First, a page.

The starting point of our inquiry is the fundamental principle that the reasonable doubt standard applies to the prosecution's proof for all "essential elements of the crime." Jackson v. Virginia, 443 U.S. 307, 319, 99 S. Ct. 2781, 2789, 61 L. Ed. 2d 560 (1979). This requirement "operates to give 'concrete substance' to the presumption of innocence, to ensure against unjust convictions, and to reduce the risk of factual error in a criminal proceeding." Id. at 315 (quoting In re Winship, 397 U.S. 358, 363, 90 S. Ct. 1068, 1072, 25 L. Ed. 2d 368 (1970)). Similarly, after a criminal defendant shifts the burden to the prosecution by raising an affirmative defense relevant to the issue of guilt, the government must disprove every element of the affirmative defense beyond a reasonable doubt. See, e.g., United States v. Hearst, 563 F.2d 1331, 1336 & n.2 (9th Cir. 1977) (duress), cert. denied, 435 U.S. 1000, 98 S. Ct. 1656, 56 L. Ed. 2d 90 (1978); United States v. Hermosillo-Nanez, 545 F.2d 1230, 1232 (9th Cir. 1976) (entrapment), cert. denied, 429 U.S. 1050, 97 S. Ct. 763, 50 L. Ed. 2d 767 (1977).

A major reason for adhering to the "reasonable doubt" standard is absent, however, when the evidence offered to prove a defense is unrelated to the issue of guilt. Faced with an argument that the prosecution must prove beyond a reasonable doubt that a defendant's confession was voluntary, the Supreme Court in Lego v. Twomey, 404 U.S. 477, 486-89, 92 S. Ct. 619, 625-26, 30 L. Ed. 2d 618 (1972), held that the prosecution need only prove voluntariness by a preponderance of the evidence. Although acknowledging that "(a) high standard of proof is necessary ... to ensure against unjust convictions by giving substance to the presumption of innocence," the Court in Lego reasoned that "(a) guilty verdict is not rendered less reliable ... simply because the admissibility of a confession is determined by a less stringent standard." Id. at 486-87, 92 S. Ct. at 625.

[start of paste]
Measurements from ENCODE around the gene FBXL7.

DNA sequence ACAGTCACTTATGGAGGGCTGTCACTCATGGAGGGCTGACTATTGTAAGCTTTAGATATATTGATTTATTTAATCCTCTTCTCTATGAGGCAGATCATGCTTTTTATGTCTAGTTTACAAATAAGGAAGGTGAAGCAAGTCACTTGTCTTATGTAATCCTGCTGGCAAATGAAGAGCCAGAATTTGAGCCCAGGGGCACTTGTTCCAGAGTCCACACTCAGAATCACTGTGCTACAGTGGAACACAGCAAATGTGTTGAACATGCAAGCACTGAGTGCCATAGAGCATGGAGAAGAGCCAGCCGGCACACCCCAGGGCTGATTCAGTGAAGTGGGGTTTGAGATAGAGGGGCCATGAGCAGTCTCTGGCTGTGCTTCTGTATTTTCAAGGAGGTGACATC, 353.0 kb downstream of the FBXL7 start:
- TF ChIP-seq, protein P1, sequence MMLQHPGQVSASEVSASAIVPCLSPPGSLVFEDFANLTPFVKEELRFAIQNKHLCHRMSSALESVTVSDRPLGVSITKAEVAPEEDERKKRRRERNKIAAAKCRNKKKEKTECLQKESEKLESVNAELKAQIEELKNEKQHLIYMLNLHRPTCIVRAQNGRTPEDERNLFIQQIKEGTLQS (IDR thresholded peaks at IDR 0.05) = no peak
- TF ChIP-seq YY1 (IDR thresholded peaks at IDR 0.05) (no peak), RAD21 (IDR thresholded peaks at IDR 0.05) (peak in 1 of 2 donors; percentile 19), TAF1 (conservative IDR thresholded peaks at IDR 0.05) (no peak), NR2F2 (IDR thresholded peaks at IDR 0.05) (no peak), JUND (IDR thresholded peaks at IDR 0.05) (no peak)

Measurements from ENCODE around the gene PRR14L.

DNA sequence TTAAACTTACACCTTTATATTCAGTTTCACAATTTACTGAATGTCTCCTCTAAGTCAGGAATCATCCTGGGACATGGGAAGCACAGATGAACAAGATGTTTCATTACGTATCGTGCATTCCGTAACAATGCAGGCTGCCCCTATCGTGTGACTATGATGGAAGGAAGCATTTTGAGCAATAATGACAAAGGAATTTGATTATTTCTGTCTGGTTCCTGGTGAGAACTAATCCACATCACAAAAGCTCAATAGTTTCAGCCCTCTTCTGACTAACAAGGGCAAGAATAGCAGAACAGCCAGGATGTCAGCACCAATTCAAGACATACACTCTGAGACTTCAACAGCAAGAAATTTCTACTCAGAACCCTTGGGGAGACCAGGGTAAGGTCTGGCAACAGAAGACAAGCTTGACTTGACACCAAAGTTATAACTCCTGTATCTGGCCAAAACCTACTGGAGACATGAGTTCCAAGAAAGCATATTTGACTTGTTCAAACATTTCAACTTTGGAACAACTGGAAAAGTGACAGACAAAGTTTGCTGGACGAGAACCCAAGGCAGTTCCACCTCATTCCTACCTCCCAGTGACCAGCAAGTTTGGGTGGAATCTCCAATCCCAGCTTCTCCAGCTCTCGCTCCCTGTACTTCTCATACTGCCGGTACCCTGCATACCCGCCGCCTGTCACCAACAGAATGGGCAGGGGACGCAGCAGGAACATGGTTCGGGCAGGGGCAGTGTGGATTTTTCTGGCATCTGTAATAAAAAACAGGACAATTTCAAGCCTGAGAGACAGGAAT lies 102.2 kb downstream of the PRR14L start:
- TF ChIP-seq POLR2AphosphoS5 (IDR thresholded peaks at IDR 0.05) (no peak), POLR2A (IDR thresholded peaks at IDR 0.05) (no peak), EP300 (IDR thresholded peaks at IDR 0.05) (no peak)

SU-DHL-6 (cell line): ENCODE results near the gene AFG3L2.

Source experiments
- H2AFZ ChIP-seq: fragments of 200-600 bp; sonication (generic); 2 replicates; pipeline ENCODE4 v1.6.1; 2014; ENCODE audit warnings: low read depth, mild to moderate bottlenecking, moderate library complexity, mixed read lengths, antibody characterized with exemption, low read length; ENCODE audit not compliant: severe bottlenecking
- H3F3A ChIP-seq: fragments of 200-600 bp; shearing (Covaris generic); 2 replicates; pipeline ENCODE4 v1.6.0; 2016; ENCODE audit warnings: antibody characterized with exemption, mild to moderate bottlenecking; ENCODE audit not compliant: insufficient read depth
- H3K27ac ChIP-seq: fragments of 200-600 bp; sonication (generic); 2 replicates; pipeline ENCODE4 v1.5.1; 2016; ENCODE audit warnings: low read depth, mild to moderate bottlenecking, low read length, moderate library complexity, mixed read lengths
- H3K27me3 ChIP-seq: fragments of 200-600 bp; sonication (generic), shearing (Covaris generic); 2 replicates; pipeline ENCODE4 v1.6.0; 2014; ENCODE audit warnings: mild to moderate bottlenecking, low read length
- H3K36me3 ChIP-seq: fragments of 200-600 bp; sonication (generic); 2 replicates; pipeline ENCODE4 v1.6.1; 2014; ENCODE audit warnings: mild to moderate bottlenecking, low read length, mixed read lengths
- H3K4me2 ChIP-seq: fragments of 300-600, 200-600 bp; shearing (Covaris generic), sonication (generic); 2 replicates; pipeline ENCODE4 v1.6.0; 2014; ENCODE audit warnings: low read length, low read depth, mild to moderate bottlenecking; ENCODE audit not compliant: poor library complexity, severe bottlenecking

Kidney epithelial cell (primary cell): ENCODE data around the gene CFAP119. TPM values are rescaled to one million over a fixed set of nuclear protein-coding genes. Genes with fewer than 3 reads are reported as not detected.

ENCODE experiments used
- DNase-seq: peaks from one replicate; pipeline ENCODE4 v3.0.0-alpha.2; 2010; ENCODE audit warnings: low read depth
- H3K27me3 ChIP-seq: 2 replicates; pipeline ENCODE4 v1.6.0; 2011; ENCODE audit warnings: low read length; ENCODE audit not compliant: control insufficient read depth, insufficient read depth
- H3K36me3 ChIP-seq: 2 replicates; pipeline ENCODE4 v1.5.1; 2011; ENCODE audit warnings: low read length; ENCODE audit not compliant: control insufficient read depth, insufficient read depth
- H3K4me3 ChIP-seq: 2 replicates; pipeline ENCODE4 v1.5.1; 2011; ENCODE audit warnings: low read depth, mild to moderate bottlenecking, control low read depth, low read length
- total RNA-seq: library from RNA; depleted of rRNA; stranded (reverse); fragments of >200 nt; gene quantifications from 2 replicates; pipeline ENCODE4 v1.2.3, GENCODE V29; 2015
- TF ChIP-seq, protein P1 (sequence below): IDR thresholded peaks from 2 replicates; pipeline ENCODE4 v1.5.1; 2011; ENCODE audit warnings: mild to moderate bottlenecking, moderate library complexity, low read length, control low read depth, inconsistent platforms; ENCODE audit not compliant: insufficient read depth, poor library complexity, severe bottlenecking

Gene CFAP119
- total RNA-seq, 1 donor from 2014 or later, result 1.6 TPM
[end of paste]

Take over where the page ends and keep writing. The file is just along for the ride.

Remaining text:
Similarly, an eventual guilty verdict is not rendered less reliable simply because the issue of fleeing from justice is determined by a less stringent standard. A defendant would still be protected from an unreliable jury verdict by the presumption of his innocence and the adversary system. The prosecution, in trying to prove the defendant's guilt beyond a reasonable doubt, would doubtless face defense arguments that the incriminating evidence had lost its probative value because of the passage of time. Additionally, the trial court has the discretion to exclude stale evidence. See, e.g., International Shoe Mach. Corp. v. United Shoe Mach. Corp., 315 F.2d 449, 460 (1st Cir.) (statute of limitations does not govern admissibility of evidence, but trial court may place reasonable limits upon evidence or set reasonable cut-off date before which evidence is considered too remote to have probative value), cert. denied, 375 U.S. 820, 84 S. Ct. 56, 11 L. Ed. 2d 54 (1963). Because we find these safeguards adequate to protect the reliability of a jury verdict, we hold that preponderance of the evidence is the standard of proof applicable to the issue of fleeing from justice under § 3290.

We further hold that the government adduced sufficient evidence at the four-day hearing to support a finding, had the district court made one under the preponderance of the evidence standard, that Gonsalves was fleeing from justice on the Las Vegas charges for a period long enough to toll the limitations statute on the San Diego charges for more than 56 days. A remand is thus necessary to allow the district court to evaluate the evidence and to make appropriate findings on that issue.